In Warsaw, meanwhile, Vastint is working on a huge project neighbouring the city’s main airport. “We have bought more than 14 ha near the airport from the Military Property Agency [AMW] and are now planning a large mixed-use project of around 200,000 sqm on the site. Our plan is for about half or 60 pct of this to be residential development with around 1,200 units, while the remaining section will contain commercial space, such as 90,000–100,000 sqm of offices, and maybe a hotel or a car park – we haven’t decided yet. The project is at the design phase, so it can still undergo significant changes. Architects from the JSK studio are working on it and we will soon be applying for the site development conditions. There is the chance that we will be able obtain the building permit for the first stage by the end of next year and that we will be able start it in 2020. We want to develop residential and commercial buildings in the first stage – as these functions do not compete with each other. The development of the entire project should take 10–15 years,” explains Roger Andersson.

Vantage Development and Rank Progress will be developing a similar mix of functions in their Port Popowice project in Wrocław. A total of app. 2,000 apartments as well as office and service space are to be built on the 14 ha plot on ul. Wejherowska. The heart of the project will be a revitalised port basin, surrounded by service, restaurants and cafés. “Port Popowice will be a showcase of the western part of the city,” declared the developer.

The more, the merrier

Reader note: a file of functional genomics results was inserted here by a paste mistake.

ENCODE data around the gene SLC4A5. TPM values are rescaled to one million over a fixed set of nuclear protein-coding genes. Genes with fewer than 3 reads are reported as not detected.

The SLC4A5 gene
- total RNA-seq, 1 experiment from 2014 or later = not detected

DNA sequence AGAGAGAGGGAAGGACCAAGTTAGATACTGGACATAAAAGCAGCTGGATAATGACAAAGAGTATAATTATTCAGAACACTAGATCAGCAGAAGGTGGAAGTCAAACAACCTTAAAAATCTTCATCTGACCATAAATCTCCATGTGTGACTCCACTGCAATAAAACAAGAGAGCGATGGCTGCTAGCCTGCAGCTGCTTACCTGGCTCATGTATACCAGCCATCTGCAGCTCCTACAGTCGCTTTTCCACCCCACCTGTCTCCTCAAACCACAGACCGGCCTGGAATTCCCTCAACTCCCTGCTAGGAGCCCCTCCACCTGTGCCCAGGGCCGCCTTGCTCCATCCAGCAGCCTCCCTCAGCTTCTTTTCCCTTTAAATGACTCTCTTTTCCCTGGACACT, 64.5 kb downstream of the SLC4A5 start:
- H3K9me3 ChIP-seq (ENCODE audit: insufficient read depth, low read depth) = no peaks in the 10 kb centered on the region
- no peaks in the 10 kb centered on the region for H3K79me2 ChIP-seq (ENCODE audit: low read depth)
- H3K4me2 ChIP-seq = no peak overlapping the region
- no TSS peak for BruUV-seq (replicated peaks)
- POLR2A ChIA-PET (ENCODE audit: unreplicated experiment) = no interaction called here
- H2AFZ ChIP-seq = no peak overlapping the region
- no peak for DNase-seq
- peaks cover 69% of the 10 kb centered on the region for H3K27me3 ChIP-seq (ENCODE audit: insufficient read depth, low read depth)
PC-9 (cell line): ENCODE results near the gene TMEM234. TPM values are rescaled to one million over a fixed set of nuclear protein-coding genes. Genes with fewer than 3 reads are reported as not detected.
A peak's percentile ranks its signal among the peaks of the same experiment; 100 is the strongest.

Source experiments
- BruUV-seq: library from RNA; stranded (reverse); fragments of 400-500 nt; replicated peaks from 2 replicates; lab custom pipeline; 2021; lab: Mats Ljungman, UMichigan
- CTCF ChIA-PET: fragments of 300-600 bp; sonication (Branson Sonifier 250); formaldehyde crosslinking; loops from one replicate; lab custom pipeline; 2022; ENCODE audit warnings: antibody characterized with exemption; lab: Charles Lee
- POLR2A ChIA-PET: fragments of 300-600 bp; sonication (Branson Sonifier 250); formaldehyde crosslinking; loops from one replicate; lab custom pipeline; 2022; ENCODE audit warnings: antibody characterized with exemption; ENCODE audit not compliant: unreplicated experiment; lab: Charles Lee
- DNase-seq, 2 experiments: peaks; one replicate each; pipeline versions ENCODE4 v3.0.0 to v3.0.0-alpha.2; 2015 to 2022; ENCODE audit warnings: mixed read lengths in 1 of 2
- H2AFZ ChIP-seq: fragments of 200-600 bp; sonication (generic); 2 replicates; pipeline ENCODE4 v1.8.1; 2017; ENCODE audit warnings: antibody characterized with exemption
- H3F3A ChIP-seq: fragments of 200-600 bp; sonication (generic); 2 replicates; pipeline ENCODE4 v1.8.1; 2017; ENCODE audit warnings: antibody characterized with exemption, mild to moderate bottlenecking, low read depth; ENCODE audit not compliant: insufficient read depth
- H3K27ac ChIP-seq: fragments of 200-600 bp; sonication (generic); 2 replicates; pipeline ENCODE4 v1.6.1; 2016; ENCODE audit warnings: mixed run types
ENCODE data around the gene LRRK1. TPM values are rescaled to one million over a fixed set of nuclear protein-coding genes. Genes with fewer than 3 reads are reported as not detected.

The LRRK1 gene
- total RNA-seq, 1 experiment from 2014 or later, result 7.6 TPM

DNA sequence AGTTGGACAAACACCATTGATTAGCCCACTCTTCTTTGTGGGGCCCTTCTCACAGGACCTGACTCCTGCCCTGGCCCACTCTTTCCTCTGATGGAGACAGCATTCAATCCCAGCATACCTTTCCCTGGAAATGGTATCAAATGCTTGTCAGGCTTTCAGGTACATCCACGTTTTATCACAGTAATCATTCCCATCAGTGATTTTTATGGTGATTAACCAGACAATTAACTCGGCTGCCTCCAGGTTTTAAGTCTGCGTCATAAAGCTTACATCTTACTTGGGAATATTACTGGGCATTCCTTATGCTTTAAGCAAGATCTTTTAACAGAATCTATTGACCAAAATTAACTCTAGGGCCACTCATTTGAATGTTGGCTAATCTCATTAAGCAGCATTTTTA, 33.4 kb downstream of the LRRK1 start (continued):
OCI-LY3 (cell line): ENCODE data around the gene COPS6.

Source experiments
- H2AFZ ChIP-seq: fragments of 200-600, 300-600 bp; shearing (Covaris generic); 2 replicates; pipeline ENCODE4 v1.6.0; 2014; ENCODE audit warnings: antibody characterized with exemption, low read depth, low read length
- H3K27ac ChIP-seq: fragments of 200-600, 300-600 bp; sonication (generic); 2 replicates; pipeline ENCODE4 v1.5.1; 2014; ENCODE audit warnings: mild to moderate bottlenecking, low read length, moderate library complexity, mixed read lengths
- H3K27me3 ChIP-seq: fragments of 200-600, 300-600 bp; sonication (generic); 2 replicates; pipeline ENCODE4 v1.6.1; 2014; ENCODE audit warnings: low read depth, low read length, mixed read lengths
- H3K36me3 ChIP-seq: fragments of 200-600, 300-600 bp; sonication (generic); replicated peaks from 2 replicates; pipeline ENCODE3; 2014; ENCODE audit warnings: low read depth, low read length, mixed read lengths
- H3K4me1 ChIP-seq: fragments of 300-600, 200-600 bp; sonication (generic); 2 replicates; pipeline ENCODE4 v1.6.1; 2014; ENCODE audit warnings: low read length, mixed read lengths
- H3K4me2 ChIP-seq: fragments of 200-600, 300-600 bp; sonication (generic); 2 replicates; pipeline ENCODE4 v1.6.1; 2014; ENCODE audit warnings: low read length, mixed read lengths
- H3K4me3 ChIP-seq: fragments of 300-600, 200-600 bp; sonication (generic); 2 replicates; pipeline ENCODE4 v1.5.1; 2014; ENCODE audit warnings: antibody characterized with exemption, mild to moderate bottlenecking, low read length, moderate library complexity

Projects by private investors are just one side of the coin. Without the involvement of cities in the improvement of the transport infrastructure, they would only be made up of isolated islands of new buildings. Thus cities are investing in tunnels, ring roads, viaducts, trams, metro systems, boulevards and other elements of city infrastructure. Some of the largest projects aimed at improving the quality of life in Polish cities are taking place in Warsaw and Łódź. The Capital Integrated Revitalisation Programme is an initiative under which Warsaw city council will spend more than PLN 1.4 bln on projects in the Praga-Północ, Praga-Południe and Targówek districts by 2022. These funds are to be used for investment in new buildings, on renovations of old tenement buildings, as well as for the development of tourism, culture, sport and the local economy together with support for residents. Łódź, meanwhile, has already started to spend what will amount to almost PLN 1 bln on the revitalisation of the city centre. This involves the renovation and modernisation of more than twenty streets and almost 100 buildings, including important monuments.